National Security News

Reporting the facts on national security

National Security News

Israel NATO United Kingdom

Does the UK need an Israeli-style Air Defence Dome?

British defence chiefs are considering plans to develop an Israeli-style air defence dome amid fears that the UK could be targeted by long range missiles and attack drones.

Admiral Sir Tony Radakin, the Chief of the Defence Staff and the Armed Forces most senior officer, said the plans were part of a “live conversation” to help the UK and its allies “better defend ourselves” against threats which “will only increase.”

Admiral Sir Tony said the UK will require an Iron Dome system in the future, and added: “We’ve got certain capabilities at the moment that help to protect the UK and help our forces when they’re stationed abroad.

“We don’t have the same kind of system that Israel has, but we don’t live in the same type of neighbourhood that Israel lives in. So, that’s why it’s very different. And we also are part of this big alliance.”

However during an interview with the radio station LBC, he added: “But when you look at the threats that are out there, far more longer-range missiles, far more longer-range one-way attack drones, much easier ways of delivering those — that’s why we’ve got various initiatives, both for ourselves as the UK but also with our European allies, about how we might better defend ourselves in the future, conscious that those threats are probably going to increase.”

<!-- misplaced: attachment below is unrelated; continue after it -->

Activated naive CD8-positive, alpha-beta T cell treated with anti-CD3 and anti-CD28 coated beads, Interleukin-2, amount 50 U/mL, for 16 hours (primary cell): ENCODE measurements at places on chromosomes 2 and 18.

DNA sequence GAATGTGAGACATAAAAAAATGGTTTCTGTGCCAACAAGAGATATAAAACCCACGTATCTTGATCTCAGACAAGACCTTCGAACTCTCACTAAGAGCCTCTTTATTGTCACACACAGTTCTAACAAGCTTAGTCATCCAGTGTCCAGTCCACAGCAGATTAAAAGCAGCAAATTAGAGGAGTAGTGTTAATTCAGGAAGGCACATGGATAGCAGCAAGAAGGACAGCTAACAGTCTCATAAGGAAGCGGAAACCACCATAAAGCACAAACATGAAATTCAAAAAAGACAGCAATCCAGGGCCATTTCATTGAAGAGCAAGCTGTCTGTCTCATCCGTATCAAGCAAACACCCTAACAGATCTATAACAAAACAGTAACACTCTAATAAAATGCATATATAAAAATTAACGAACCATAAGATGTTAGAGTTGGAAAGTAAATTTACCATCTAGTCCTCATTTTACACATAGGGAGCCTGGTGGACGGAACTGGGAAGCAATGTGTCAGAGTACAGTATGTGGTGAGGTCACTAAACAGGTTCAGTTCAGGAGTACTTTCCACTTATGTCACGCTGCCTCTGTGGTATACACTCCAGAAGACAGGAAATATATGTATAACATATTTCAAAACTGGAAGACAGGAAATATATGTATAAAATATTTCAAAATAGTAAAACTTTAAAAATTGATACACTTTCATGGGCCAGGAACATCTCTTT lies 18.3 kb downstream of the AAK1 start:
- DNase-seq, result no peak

There is concern that although Britain has a comprehensive air defence strategy, the country lacks land-based systems to defend London or its nuclear power stations from a mass missile and drone attack.
Israel’s Iron Dome air defence system has been heralded as one of the world’s best. The Jewish state has at least 10 missile batteries capable of intercepting enemy munitions, at a success rate of 90 per cent, across the country.

Britain relies on a complex, multi-layered approach to its air defences, with Typhoon fighter jets and Type-45 destroyers, armed with Aster missiles, tasked with providing the main anti-missile firepower.
The military can monitor ballistic missiles launched from Russia at the RAF radar base at Fylingdales, North Yorkshire.

Munitions launched from the Middle East are more likely to be tracked from radars, accessed by Nato, in Turkey, Qatar and Israel.

It is likely any missiles launched in the direction of the UK will be intercepted by systems based across Nato allies long before they reach British shores.

But in the event projectiles do slip through, Typhoons can be scrambled to tackle the incoming munition – as they did before Iranian-launched drones reached Israel.